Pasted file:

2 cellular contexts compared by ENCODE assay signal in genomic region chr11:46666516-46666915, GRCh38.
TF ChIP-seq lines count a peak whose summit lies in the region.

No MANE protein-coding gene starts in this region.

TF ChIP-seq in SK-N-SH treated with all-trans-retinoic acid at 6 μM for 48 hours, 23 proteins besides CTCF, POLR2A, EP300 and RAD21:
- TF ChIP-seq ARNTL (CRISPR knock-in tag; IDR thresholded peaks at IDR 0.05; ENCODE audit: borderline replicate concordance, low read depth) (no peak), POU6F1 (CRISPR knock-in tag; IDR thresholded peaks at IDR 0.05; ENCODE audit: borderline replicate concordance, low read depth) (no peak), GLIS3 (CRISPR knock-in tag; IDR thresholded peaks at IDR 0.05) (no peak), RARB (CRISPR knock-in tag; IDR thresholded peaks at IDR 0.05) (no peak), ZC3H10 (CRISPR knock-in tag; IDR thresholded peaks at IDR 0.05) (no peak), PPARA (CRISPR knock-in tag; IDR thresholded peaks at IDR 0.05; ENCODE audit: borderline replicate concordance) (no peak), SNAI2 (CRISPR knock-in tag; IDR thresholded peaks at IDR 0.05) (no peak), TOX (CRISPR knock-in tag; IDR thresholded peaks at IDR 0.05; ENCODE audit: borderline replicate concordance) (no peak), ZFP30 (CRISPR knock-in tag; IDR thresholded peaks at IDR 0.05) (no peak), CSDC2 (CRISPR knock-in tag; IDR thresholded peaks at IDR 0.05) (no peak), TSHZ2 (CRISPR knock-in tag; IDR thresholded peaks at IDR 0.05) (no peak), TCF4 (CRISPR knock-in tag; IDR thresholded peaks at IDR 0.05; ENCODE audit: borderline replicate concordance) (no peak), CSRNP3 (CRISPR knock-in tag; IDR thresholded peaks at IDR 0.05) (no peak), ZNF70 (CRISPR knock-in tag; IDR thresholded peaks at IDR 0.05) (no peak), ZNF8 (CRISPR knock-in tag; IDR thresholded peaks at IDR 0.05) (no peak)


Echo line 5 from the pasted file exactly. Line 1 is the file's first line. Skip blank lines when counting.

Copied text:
- TF ChIP-seq ARNTL (CRISPR knock-in tag; IDR thresholded peaks at IDR 0.05; ENCODE audit: borderline replicate concordance, low read depth) (no peak), POU6F1 (CRISPR knock-in tag; IDR thresholded peaks at IDR 0.05; ENCODE audit: borderline replicate concordance, low read depth) (no peak), GLIS3 (CRISPR knock-in tag; IDR thresholded peaks at IDR 0.05) (no peak), RARB (CRISPR knock-in tag; IDR thresholded peaks at IDR 0.05) (no peak), ZC3H10 (CRISPR knock-in tag; IDR thresholded peaks at IDR 0.05) (no peak), PPARA (CRISPR knock-in tag; IDR thresholded peaks at IDR 0.05; ENCODE audit: borderline replicate concordance) (no peak), SNAI2 (CRISPR knock-in tag; IDR thresholded peaks at IDR 0.05) (no peak), TOX (CRISPR knock-in tag; IDR thresholded peaks at IDR 0.05; ENCODE audit: borderline replicate concordance) (no peak), ZFP30 (CRISPR knock-in tag; IDR thresholded peaks at IDR 0.05) (no peak), CSDC2 (CRISPR knock-in tag; IDR thresholded peaks at IDR 0.05) (no peak), TSHZ2 (CRISPR knock-in tag; IDR thresholded peaks at IDR 0.05) (no peak), TCF4 (CRISPR knock-in tag; IDR thresholded peaks at IDR 0.05; ENCODE audit: borderline replicate concordance) (no peak), CSRNP3 (CRISPR knock-in tag; IDR thresholded peaks at IDR 0.05) (no peak), ZNF70 (CRISPR knock-in tag; IDR thresholded peaks at IDR 0.05) (no peak), ZNF8 (CRISPR knock-in tag; IDR thresholded peaks at IDR 0.05) (no peak)